1 Everyone must submit himself to the governing authorities, for there is no authority except that which God has established. The authorities that exist have been established by God.... 4 For he is God's servant to do you good. But if you do wrong, be afraid, for he does not bear the sword for nothing. He is God's servant, an agent of wrath to bring punishment on the wrongdoer.

    2. When offenses are illegal, it is right to prosecute

      —situations between believers should first be referred to the elders (1 Corinthians 6:1-6)

    3. Remember this principle:

      NIV Proverbs 17:15

      Acquitting the guilty and condemning the innocent—the LORD detests them both.
    4. Letting dangerous people go free can be a violation of Philippians 2:4  "Each of you should look not only to your own interests, but also to the interests of others."
  2. What is the Relationship Between Forgiving and Forgetting?
    1. When God forgives, in a sense He forgets.

      Micah 7:19

      You will again have compassion on us; you will tread our sins underfoot and hurl all our iniquities into the depths of the sea.

      Psalm 103:12

      ...as far as the east is from the west, so far has he removed our transgressions from us.

      Hebrews 8:12

      For I will forgive their wickedness and will remember their sins no more.
    2. Yet God knows all, therefore forgetting means not calling it up to our conscious mind, not dwelling upon it...forgiveness carries with it a promise to not dwell on the offense...
  3. What About Leadership Qualifications and Forgiveness?
    1. First, look at the examples of the early church...
      1. Paul had been a persecutor
      2. Peter had denied Christ
      3. John Mark had deserted Paul & Barnabas...
      4. But all had established credibility
    2. Second, God requires a strict standard for church leaders...

      1 Timothy 3:2-7

      2 Now the overseer must be above reproach, the husband of but one wife, temperate, self-controlled, respectable, hospitable, able to teach, 3 not given to drunkenness, not violent but gentle, not quarrelsome, not a lover of money. 4 He must manage his own family well and see that his children obey him with proper respect. 5 (If anyone does not know how to manage his own family, how can he take care of God's church?) 6 He must not be a recent convert, or he may become conceited and fall under the same judgment as the devil. 7 He must also have a good reputation with outsiders, so that he will not fall into disgrace and into the devil's trap.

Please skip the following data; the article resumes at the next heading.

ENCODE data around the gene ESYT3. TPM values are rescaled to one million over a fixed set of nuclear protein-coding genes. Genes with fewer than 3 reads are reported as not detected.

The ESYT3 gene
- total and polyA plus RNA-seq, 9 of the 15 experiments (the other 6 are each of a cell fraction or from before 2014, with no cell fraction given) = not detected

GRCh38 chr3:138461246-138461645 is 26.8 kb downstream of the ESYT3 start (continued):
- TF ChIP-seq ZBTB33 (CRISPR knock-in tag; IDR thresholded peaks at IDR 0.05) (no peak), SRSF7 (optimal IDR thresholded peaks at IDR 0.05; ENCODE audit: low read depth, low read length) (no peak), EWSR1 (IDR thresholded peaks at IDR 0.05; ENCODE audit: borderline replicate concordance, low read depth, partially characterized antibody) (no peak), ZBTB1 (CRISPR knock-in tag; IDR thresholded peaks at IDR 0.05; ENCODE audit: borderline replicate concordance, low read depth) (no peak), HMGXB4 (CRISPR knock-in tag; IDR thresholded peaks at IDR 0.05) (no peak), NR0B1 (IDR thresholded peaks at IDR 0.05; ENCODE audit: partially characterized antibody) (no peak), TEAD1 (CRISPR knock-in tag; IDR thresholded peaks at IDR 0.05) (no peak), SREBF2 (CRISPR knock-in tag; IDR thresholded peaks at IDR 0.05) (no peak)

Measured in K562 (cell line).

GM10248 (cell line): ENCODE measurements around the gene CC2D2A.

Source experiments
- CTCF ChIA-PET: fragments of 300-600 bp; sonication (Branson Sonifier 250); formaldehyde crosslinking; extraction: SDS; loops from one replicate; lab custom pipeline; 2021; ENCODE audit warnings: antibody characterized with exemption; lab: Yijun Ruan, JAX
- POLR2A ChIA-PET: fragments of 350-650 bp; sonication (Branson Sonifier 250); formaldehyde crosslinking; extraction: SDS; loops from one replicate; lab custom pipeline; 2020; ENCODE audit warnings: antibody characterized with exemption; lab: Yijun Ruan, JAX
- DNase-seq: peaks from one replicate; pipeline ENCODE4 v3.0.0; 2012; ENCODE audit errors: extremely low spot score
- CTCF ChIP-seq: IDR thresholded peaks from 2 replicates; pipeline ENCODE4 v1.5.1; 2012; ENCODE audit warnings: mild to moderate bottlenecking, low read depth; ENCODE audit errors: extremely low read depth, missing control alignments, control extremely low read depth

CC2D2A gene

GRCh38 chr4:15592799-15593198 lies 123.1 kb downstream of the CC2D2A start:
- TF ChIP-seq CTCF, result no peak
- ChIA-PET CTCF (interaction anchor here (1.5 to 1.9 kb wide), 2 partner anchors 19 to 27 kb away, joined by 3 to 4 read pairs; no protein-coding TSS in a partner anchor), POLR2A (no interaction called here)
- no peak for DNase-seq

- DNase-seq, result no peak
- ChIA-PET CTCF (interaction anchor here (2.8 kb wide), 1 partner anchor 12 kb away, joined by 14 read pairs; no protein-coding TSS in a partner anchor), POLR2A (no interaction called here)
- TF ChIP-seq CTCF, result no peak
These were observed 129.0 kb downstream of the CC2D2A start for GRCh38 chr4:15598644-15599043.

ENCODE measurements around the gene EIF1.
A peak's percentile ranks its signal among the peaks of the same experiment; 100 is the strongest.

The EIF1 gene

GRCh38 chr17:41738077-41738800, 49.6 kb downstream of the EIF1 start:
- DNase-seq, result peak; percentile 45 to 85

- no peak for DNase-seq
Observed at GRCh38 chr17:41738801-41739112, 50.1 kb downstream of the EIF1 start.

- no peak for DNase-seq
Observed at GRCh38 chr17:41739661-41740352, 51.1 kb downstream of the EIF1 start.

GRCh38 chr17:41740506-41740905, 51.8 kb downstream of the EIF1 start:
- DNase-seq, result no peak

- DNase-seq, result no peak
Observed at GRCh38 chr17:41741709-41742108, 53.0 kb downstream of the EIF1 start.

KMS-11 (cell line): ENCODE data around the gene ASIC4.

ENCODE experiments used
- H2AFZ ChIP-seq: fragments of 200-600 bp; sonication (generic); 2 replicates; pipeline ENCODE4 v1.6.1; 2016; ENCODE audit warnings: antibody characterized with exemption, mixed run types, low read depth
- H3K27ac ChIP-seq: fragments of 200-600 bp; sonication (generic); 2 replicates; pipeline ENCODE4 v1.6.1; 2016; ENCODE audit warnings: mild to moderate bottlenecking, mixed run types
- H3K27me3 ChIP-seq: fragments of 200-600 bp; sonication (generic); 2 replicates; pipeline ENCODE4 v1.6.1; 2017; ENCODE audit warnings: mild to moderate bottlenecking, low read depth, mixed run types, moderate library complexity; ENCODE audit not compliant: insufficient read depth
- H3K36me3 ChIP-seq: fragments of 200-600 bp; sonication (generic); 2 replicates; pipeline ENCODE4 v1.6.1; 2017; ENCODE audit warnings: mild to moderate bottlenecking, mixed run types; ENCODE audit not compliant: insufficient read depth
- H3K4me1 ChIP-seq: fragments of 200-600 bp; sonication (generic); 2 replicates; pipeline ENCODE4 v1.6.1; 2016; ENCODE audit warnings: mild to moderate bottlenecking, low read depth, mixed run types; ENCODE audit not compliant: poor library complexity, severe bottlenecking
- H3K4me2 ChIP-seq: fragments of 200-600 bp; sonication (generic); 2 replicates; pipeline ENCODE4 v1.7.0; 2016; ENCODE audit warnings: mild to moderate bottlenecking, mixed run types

3. Church leaders can come from a wild background, but their current, established character must be good..
  4. What About All Those Other Questions?
    1. Adultery

      Matthew 19:9

      I tell you that anyone who divorces his wife, except for marital unfaithfulness, and marries another woman commits adultery.
      1. What if the person is repentant?
      2. What if credibility has been lost due to repeated problems?
    2. How to ask for forgiveness: "I was wrong. I sinned against you. Will you forgive me? (Do not justify!).
    3. Interpreting shorter texts in light of more detailed accounts...
      1. the rush for "absolute truth"
      2. truth vs. whole truth...
      3. Mark 11:25
        And when you stand praying, if you hold anything against anyone, forgive him, so that your Father in heaven may forgive you your sins.

Conclusion

This morning, as we conclude our series on forgiveness, let me encourage you to settle these matters in your mind and come to your convictions; they may disagree with mine, but you need to have them thought out BEFORE you need them!

And as we try to bring our faith to bear in the real world, let's be like God, standing ready to forgive and asking for forgiveness when we need it.

Pastor Ed

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Highland Park Church
516 West Sycamore Street
Kokomo, Indiana, USA
765.452.1779
church@highlandpc.com